Researchers trace origins of malaria parasite from African slave trade to South America

December 27, 2011 by Bob Yirka, Medical Xpress report
A thin-film Giemsa stained micrograph of ring-forms, and gametocytes of Plasmodium falciparum. Image: CDC

(PhysOrg.com) -- A new study done using DNA analysis and partly undertaken by the University of California, Irvine, has found evidence to support the premise that malaria was brought to South America via the African slave trade in the sixteenth century, rather than much earlier as some have suggested. The results of the study, led by evolutionary biologist Francisco Ayala, are to be published in the Proceedings of the National Academy of Sciences, show that the malaria parasite apparently had two sites of introduction, one in the northern part of South America and another in the south.

For many years there has been much debate about just how long ago malaria was introduced to South . Were it to have been thousands of years ago, as some have theorized, the parasite would have had to travel over the Atlantic Ocean by bird or perhaps carried aloft, embedded in . With this new research however, such theories are likely to be put to rest.

To trace the roots of the malaria parasite in South America, Ayala and his colleagues collected samples of blood from people that had been infected with the protozoan from seventeen countries in South America, the Middle East, Africa and Southeast Asia. As each sample was gathered, was undertaken, comparing known stretches from each sample with all of the others collected. The team then performed mosquito generational estimates to come up with an approximation of how many years prior the malaria parasite must have first appeared in South American people.

Because of the inexactness of deriving estimates, the team calculated both high and low estimates based on either 12 or 6 mosquito generations per year. For the former, the team estimated that malaria arrived on the shores of South America some 217 to 495 years ago. For the later, it came to somewhere between 434 and 900 years ago.

In one area of first introduction, which appears to have occurred in a northern part of the continent; via Mexico perhaps, or in Columbia, the time estimates calculated overlap the time period during which Spanish slave traders were operating in those areas. Likewise, the second area of introduction appears to overlap with the time frame consistent with Portuguese slave traders operating in what is now Brazil.

Thus, the team concludes, it appears highly likely that the was introduced into South America by European slave traders bringing infected people from Africa to work as forced laborers in the precious metal mines and sugar cane fields.

Explore further: Monkeys provide reservoir for human malaria in South-east Asia

More information: “Multiple independent introductions of Plasmodium falciparum in South America,” by Erhan Yalcindag et al. Proceedings of the National Academy of Sciences, Dec 26 2011.

Related Stories

Monkeys provide reservoir for human malaria in South-east Asia

April 7, 2011
Monkeys infected with an emerging malaria strain are providing a reservoir for human disease in South-east Asia, according to research published today. The Wellcome Trust-funded study confirms that the species has not yet ...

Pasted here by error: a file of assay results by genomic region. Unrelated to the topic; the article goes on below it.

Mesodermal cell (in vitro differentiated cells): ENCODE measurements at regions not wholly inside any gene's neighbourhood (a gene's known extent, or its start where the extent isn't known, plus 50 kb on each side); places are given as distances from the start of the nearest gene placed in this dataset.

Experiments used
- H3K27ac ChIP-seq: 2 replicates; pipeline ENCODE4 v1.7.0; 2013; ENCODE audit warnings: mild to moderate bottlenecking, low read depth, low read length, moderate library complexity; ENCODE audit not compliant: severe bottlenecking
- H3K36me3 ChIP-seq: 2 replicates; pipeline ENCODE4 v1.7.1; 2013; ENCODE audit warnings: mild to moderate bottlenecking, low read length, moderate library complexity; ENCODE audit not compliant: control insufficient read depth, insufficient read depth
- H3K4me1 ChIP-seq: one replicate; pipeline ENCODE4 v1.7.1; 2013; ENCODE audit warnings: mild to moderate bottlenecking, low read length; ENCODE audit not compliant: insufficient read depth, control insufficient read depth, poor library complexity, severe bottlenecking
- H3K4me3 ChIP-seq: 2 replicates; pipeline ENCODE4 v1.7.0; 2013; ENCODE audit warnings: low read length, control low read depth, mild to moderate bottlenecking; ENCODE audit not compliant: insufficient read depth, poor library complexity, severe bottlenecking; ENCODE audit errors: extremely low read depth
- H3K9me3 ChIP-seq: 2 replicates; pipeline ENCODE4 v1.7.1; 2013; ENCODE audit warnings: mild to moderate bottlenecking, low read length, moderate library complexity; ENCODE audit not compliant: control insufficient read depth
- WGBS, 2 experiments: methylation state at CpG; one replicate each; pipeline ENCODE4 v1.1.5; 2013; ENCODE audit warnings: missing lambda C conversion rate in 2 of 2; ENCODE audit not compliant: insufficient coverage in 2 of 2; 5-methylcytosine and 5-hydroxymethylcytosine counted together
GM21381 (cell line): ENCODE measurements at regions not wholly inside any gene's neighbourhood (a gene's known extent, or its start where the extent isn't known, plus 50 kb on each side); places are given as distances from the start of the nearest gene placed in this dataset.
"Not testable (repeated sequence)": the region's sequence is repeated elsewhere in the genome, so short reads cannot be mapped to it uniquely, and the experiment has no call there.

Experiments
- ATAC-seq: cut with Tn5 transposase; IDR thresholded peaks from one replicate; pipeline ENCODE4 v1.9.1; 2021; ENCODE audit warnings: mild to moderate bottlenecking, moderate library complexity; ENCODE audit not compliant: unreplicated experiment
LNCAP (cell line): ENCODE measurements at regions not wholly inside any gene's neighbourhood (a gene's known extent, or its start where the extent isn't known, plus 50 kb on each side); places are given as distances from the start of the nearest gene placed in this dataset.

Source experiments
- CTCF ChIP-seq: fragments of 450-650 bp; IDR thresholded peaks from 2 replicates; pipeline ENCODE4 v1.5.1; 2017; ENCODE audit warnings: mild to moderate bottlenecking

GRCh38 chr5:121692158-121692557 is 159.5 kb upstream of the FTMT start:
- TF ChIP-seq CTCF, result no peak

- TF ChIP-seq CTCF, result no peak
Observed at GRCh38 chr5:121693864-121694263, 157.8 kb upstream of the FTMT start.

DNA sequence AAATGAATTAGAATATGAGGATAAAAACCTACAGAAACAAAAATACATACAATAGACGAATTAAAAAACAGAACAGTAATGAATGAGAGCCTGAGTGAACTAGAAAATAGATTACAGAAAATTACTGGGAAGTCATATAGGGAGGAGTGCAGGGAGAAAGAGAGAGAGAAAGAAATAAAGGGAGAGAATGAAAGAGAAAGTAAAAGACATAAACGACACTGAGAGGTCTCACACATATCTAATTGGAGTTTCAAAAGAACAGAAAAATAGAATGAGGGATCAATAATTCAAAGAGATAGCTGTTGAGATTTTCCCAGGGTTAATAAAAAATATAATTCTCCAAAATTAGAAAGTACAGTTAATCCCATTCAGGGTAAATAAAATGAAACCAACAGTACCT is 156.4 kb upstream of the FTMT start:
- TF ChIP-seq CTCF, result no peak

Wolbachia bacteria reduce parasite levels and kill the mosquito that spreads malaria

May 19, 2011
Wolbachia are bacteria that infect many insects, including mosquitoes. However, Wolbachia do not naturally infect Anopheles mosquitoes, which are the type that spreads malaria to humans. Researchers at the Johns Hopkins Bloomberg ...

Recommended for you

A new theory on reducing cardiovascular disease risk in binge drinkers

January 23, 2018
A new study shows that binge drinkers have increased levels of a biomarker molecule—microRNA-21—that may contribute to poor vascular function.

Flu infection study increases understanding of natural immunity

January 23, 2018
People with higher levels of antibodies against the stem portion of the influenza virus hemagglutinin (HA) protein have less viral shedding when they get the flu, but do not have fewer or less severe signs of illness, according ...

New long-acting approach for malaria therapy developed

January 22, 2018
A new study, published in Nature Communications, conducted by the University of Liverpool and the Johns Hopkins University School of Medicine highlights a new 'long acting' medicine for the prevention of malaria.

Virus shown to be likely cause of mystery polio-like illness

January 22, 2018
A major review by UNSW researchers has identified strong evidence that a virus called Enterovirus D68 is the cause of a mystery polio-like illness that has paralysed children in the US, Canada and Europe.

Creation of synthetic horsepox virus could lead to more effective smallpox vaccine

January 19, 2018
UAlberta researchers created a new synthetic virus that could lead to the development of a more effective vaccine against smallpox. The discovery demonstrates how techniques based on the use of synthetic DNA can be used to ...

Study ends debate over role of steroids in treating septic shock

January 19, 2018
The results from the largest ever study of septic shock could improve treatment for critically ill patients and save health systems worldwide hundreds of millions of dollars each year.

0 comments

Please sign in to add a comment. Registration is free, and takes less than a minute. Read more

Click here to reset your password.
Sign in to get notified via email when new comments are made.